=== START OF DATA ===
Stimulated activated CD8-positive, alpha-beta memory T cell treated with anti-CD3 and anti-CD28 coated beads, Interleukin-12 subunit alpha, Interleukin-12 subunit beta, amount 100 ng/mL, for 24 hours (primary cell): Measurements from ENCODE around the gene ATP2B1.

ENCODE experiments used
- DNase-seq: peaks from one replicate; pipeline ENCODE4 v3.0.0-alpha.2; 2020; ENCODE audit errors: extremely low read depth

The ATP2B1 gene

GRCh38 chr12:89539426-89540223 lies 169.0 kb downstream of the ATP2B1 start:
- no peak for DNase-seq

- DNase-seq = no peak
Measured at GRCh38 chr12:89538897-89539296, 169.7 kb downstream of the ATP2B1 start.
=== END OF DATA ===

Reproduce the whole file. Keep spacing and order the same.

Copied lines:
Stimulated activated CD8-positive, alpha-beta memory T cell treated with anti-CD3 and anti-CD28 coated beads, Interleukin-12 subunit alpha, Interleukin-12 subunit beta, amount 100 ng/mL, for 24 hours (primary cell): Measurements from ENCODE around the gene ATP2B1.

ENCODE experiments used
- DNase-seq: peaks from one replicate; pipeline ENCODE4 v3.0.0-alpha.2; 2020; ENCODE audit errors: extremely low read depth

The ATP2B1 gene

GRCh38 chr12:89539426-89540223 lies 169.0 kb downstream of the ATP2B1 start:
- no peak for DNase-seq

- DNase-seq = no peak
Measured at GRCh38 chr12:89538897-89539296, 169.7 kb downstream of the ATP2B1 start.